It’s that question that I know everyone in my generation has asked themselves at least once.
Which land do I belong to?
Previously a given. It was the land your family grew up in, the land you were born in and the land you spent your life in. You belonged to the land you were on.
Is this still the case?
The civil war in Lebanon was in full force at the time of my parent’s graduation. Both looking to continue their higher education, they flew across the Atlantic Ocean and landed in Mississippi. It was still a time of segregation and also a time of limited international knowledge. “Did you come to the US by bus?” They would ask my Mother. Four years later, with Lebanon still in conflict, they bid farewell to the US and moved to Saudi Arabia. A hot land, a dessert, but closer to home and an opportunity of a safe and stable job.
Years passed. During, 18 of them I grew up in Riyadh, Saudi Arabia. Subsequently, I spent four years in Beirut, Lebanon attending university and finally moved to Dubai, UAE 6 years ago.
Looking at the numbers, I should be from Saudi Arabia then UAE then Lebanon.
I don’t eat the same food as the folks from Saudi Arabia and I don’t look similar to the people of the UAE.
I walk along Mar Mkhayel, a newly invigorated area of Beirut, where homegrown restaurants and that hipster vibe are all you can find. I stop besides an older man, in his kakis and buttoned up shirt, he sits at his storefront calling out his hellos to friends walking by.
“Excuse me.” I say to the man in Arabic.
“You have an accent young lady, it seems you live abroad.” He replies.
I say, "Yes, but I’m here to enjoy my vacation. Can you tell me where Le Chef is?” I respond.
“Do you know where the old carpenter shop used to be?” He asks. Prompted by my squinting eyes, he follows up with. “Its right across from the police station.”
“Ah yes! Merci!” I respond while walking away and giving him a wave.
“Sahtain.” His bid farewell.
My countrymen have withstood the trails of political instability and the shambles of a corrupt government. Rising from this instability, entrepreneurs and creative minds thinking without restrictions. Even with all the greys, shirts are pressed and sharp, lips are that trendy shade of rouge and every second of that evening is enjoyed in that new alleyway gem, because they deserve it.
I haven’t lived in Lebanon for the majority of my life. I haven’t shared in those tribulations. I don’t know that old carpenter or that one alleyway which leads to the stairs and my accent is not on point.
Am I less Lebanese for that?
Safe and sound I am, in my stable corporate job. I live in a foreign country that I love but I still require a visa to stay here. I have a home but it’s not the one I will grow old in. I have lots of friends around me, but my extended family doesn’t walk in unannounced just because they haven’t heard my voice since yesterday.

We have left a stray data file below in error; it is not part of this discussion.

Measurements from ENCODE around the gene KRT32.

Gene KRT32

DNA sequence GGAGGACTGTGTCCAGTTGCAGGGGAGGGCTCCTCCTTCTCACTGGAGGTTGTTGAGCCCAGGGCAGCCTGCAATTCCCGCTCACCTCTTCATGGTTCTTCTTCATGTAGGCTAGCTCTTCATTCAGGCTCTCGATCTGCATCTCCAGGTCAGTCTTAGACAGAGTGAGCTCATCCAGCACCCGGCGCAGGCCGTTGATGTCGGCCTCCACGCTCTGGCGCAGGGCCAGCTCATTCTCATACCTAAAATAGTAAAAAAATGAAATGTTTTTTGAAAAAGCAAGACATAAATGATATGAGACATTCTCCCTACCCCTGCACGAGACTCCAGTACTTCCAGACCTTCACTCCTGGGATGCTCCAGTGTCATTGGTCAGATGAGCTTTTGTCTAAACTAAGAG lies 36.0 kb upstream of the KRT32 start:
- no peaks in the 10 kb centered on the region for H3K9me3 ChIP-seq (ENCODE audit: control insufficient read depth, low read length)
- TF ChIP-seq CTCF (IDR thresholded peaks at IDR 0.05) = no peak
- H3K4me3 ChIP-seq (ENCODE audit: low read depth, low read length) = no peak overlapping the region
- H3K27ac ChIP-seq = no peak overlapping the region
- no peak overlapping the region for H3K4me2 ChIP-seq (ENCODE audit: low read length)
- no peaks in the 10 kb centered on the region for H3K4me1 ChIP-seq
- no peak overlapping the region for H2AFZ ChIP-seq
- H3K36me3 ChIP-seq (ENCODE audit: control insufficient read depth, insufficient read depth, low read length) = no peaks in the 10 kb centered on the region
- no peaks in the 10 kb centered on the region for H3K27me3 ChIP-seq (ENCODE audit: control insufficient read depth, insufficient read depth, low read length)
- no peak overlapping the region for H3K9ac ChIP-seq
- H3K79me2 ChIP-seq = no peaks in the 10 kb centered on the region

It’s that ever-present tradeoff in life.
On my last evening in Beirut I spend it having dinner with my uncle. A man who lived his life in Lebanon, went through the trials of the country, knows each road, each family and each fruit with the ease of saying 1, 2, 3.
Here I am sitting by his side on his green chair. I can see my mom’s features in his and so mine as well.
Dinner is prepared and beautifully set in front of us. Small mezza plates of our favorites - green beans in olive oil and lemon, a plate of labneh and tabouleh among others.
In tandem, we wrap a piece of bread up and scoop a bite of tabouleh from our plates. We nod our heads to the quality of parsley. Seamless coordination.
I mention a story from my childhood, we both laugh and I say,
“Khalo (uncle) sthatilak (I missed you).”
“Habibteh (my love), anna sthtatilik (I missed you). ” He replies.
The same words that leave my breath he utters back to me.
And from that moment I understand what culture and belonging really means.
In this age of aggressive diaspora, it’s important to know your roots and what roots really mean. It’s no longer the land you are on, but it’s those details.
It’s the way you eat, the words you use, what you find amusing, what you find 3eyb (taboo) and the things you don’t see like your spirit and kinship for one another.
Years and miles away from your land is mutually exclusive to your belonging.
To answer my own question, am I less Lebanese then the rest? No. We may be different on the surface, but similar where it counts.
I leave you with some photos of Beirut, the blues, the beiges, the colors and the whites. A city full of juxtapositions. The tradition of authentic tiles, older than I, verses the smell of wet graffiti on the city walls. Its spring, what a magnificent time to feel the fresh air.
Location: Beirut, Lebanon